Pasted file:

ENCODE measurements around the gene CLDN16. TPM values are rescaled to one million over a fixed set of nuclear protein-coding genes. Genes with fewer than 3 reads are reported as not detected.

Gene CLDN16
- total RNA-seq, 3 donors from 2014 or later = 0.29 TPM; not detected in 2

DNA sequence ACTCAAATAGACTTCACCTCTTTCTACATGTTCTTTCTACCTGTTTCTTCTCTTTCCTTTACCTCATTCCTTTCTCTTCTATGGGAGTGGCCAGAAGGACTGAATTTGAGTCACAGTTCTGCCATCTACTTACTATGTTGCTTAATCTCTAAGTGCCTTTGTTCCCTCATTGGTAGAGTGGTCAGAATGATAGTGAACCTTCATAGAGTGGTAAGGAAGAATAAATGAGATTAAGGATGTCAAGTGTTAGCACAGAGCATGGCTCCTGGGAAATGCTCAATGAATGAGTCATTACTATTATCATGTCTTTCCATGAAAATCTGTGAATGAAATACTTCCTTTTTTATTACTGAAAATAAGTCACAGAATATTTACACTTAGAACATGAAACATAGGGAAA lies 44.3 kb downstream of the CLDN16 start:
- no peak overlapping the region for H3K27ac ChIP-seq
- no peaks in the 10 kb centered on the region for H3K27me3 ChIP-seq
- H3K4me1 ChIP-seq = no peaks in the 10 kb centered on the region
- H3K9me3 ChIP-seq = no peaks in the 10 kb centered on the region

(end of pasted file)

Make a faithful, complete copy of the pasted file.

ENCODE measurements around the gene CLDN16. TPM values are rescaled to one million over a fixed set of nuclear protein-coding genes. Genes with fewer than 3 reads are reported as not detected.

Gene CLDN16
- total RNA-seq, 3 donors from 2014 or later = 0.29 TPM; not detected in 2

DNA sequence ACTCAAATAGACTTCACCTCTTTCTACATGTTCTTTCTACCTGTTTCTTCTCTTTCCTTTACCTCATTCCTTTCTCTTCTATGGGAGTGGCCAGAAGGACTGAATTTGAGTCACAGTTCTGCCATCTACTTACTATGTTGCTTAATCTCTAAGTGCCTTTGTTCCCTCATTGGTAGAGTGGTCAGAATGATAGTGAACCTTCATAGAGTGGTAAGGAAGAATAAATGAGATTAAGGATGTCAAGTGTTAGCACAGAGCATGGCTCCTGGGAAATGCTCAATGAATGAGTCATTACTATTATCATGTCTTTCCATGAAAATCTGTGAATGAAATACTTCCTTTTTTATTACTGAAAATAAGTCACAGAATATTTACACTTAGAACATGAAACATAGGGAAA lies 44.3 kb downstream of the CLDN16 start:
- no peak overlapping the region for H3K27ac ChIP-seq
- no peaks in the 10 kb centered on the region for H3K27me3 ChIP-seq
- H3K4me1 ChIP-seq = no peaks in the 10 kb centered on the region
- H3K9me3 ChIP-seq = no peaks in the 10 kb centered on the region